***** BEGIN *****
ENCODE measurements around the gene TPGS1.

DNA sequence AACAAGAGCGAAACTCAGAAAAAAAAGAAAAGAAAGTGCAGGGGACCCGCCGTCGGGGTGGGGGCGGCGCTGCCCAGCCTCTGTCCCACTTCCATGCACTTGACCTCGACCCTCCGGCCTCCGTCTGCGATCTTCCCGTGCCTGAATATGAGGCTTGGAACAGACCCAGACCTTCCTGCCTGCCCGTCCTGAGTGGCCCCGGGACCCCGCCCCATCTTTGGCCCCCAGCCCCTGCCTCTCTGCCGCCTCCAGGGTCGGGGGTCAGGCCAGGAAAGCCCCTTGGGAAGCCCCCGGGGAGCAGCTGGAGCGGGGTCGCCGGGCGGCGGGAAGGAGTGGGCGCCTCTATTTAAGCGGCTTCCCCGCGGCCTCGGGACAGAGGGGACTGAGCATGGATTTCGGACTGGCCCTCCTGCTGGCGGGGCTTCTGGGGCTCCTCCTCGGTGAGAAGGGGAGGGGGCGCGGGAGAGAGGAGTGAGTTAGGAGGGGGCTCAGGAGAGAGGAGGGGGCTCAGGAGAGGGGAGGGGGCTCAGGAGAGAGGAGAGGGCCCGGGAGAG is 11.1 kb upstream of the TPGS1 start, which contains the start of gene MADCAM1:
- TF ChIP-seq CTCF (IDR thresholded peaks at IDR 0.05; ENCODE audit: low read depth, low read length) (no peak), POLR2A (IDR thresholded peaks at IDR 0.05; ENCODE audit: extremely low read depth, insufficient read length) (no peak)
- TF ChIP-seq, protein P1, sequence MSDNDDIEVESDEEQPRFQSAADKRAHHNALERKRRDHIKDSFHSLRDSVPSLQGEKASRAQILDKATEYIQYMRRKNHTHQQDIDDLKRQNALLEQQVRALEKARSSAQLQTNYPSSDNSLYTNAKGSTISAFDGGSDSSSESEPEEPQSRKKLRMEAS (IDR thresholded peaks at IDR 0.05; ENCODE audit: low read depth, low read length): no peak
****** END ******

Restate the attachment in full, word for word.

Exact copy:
ENCODE measurements around the gene TPGS1.

DNA sequence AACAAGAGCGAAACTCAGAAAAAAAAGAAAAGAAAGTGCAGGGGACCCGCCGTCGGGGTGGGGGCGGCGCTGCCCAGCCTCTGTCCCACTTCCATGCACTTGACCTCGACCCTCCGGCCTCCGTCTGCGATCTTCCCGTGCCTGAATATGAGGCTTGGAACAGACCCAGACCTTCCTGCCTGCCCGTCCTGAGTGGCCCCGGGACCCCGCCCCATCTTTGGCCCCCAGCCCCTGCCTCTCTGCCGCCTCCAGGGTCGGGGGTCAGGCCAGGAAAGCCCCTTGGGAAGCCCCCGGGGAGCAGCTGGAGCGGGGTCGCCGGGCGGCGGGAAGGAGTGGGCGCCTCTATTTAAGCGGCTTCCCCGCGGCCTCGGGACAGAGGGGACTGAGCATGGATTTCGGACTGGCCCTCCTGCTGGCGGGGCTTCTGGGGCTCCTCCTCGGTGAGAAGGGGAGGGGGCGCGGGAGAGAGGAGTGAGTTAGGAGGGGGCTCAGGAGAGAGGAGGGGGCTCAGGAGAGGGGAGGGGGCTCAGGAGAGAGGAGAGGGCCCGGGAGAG is 11.1 kb upstream of the TPGS1 start, which contains the start of gene MADCAM1:
- TF ChIP-seq CTCF (IDR thresholded peaks at IDR 0.05; ENCODE audit: low read depth, low read length) (no peak), POLR2A (IDR thresholded peaks at IDR 0.05; ENCODE audit: extremely low read depth, insufficient read length) (no peak)
- TF ChIP-seq, protein P1, sequence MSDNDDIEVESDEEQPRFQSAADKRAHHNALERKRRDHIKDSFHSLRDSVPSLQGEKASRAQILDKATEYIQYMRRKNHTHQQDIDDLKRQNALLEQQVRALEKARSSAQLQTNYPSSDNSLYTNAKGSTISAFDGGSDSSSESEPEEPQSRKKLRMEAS (IDR thresholded peaks at IDR 0.05; ENCODE audit: low read depth, low read length): no peak